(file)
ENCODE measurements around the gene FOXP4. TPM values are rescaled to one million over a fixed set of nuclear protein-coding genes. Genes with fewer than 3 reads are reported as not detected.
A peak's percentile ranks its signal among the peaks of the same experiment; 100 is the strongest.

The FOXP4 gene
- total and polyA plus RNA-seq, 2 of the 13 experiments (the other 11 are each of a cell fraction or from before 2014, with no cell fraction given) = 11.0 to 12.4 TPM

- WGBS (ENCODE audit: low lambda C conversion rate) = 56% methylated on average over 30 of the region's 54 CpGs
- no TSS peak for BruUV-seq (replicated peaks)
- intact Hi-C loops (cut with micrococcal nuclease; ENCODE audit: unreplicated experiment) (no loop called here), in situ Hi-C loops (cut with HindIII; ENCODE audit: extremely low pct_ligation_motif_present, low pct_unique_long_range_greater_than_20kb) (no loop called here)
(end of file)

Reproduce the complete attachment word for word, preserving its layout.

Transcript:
ENCODE measurements around the gene FOXP4. TPM values are rescaled to one million over a fixed set of nuclear protein-coding genes. Genes with fewer than 3 reads are reported as not detected.
A peak's percentile ranks its signal among the peaks of the same experiment; 100 is the strongest.

The FOXP4 gene
- total and polyA plus RNA-seq, 2 of the 13 experiments (the other 11 are each of a cell fraction or from before 2014, with no cell fraction given) = 11.0 to 12.4 TPM

- WGBS (ENCODE audit: low lambda C conversion rate) = 56% methylated on average over 30 of the region's 54 CpGs
- no TSS peak for BruUV-seq (replicated peaks)
- intact Hi-C loops (cut with micrococcal nuclease; ENCODE audit: unreplicated experiment) (no loop called here), in situ Hi-C loops (cut with HindIII; ENCODE audit: extremely low pct_ligation_motif_present, low pct_unique_long_range_greater_than_20kb) (no loop called here)